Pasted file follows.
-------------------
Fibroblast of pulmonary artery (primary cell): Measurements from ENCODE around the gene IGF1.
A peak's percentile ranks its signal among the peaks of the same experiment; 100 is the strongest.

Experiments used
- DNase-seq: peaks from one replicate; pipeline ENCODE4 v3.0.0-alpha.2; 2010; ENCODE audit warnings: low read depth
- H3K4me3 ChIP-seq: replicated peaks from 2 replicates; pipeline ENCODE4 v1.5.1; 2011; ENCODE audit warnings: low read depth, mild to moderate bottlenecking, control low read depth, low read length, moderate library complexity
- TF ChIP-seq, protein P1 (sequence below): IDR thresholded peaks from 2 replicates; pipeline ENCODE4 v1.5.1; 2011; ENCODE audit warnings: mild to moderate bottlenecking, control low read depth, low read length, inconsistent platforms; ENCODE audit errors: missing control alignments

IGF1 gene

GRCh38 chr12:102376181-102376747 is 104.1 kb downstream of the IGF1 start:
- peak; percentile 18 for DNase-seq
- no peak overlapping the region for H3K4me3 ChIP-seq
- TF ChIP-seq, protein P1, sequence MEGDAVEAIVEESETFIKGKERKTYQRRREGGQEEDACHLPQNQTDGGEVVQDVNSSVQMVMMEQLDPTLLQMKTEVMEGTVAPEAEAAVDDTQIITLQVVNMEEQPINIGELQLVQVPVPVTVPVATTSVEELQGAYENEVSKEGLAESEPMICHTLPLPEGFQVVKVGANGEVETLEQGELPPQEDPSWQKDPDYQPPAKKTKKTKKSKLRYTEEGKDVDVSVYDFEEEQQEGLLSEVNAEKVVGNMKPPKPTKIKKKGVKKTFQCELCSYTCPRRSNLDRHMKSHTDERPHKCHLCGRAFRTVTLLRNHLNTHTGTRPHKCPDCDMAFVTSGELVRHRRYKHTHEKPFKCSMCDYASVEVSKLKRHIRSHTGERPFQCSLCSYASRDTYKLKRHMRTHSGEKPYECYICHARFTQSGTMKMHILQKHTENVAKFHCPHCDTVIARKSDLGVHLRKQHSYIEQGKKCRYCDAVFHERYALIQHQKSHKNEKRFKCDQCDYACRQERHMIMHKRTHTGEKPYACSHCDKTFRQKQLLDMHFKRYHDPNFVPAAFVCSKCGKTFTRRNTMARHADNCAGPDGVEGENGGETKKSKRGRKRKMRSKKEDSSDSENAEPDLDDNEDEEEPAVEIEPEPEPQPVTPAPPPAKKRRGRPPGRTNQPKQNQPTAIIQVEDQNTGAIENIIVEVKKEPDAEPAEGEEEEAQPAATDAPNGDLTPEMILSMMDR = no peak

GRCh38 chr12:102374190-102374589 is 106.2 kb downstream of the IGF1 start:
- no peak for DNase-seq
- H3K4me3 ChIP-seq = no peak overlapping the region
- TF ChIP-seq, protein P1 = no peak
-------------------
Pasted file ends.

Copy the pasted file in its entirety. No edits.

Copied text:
Fibroblast of pulmonary artery (primary cell): Measurements from ENCODE around the gene IGF1.
A peak's percentile ranks its signal among the peaks of the same experiment; 100 is the strongest.

Experiments used
- DNase-seq: peaks from one replicate; pipeline ENCODE4 v3.0.0-alpha.2; 2010; ENCODE audit warnings: low read depth
- H3K4me3 ChIP-seq: replicated peaks from 2 replicates; pipeline ENCODE4 v1.5.1; 2011; ENCODE audit warnings: low read depth, mild to moderate bottlenecking, control low read depth, low read length, moderate library complexity
- TF ChIP-seq, protein P1 (sequence below): IDR thresholded peaks from 2 replicates; pipeline ENCODE4 v1.5.1; 2011; ENCODE audit warnings: mild to moderate bottlenecking, control low read depth, low read length, inconsistent platforms; ENCODE audit errors: missing control alignments

IGF1 gene

GRCh38 chr12:102376181-102376747 is 104.1 kb downstream of the IGF1 start:
- peak; percentile 18 for DNase-seq
- no peak overlapping the region for H3K4me3 ChIP-seq
- TF ChIP-seq, protein P1, sequence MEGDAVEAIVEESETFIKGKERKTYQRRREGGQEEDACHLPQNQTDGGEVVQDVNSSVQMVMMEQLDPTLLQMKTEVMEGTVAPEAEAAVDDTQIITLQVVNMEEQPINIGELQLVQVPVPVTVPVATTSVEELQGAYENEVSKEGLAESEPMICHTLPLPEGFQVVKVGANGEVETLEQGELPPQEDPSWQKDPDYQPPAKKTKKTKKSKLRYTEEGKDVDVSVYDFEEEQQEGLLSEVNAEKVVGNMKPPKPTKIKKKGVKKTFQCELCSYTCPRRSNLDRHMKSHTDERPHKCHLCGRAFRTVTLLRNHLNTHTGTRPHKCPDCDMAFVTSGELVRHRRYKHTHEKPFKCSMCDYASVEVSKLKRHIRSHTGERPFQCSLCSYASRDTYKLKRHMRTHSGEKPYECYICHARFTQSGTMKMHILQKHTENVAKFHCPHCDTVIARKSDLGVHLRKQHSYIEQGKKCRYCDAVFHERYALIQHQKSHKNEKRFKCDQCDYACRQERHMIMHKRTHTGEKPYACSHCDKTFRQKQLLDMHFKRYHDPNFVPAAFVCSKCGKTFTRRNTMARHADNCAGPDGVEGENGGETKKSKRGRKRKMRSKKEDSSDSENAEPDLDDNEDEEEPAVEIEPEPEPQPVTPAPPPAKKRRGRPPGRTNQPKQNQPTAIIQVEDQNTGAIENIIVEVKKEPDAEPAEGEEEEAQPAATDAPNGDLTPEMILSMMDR = no peak

GRCh38 chr12:102374190-102374589 is 106.2 kb downstream of the IGF1 start:
- no peak for DNase-seq
- H3K4me3 ChIP-seq = no peak overlapping the region
- TF ChIP-seq, protein P1 = no peak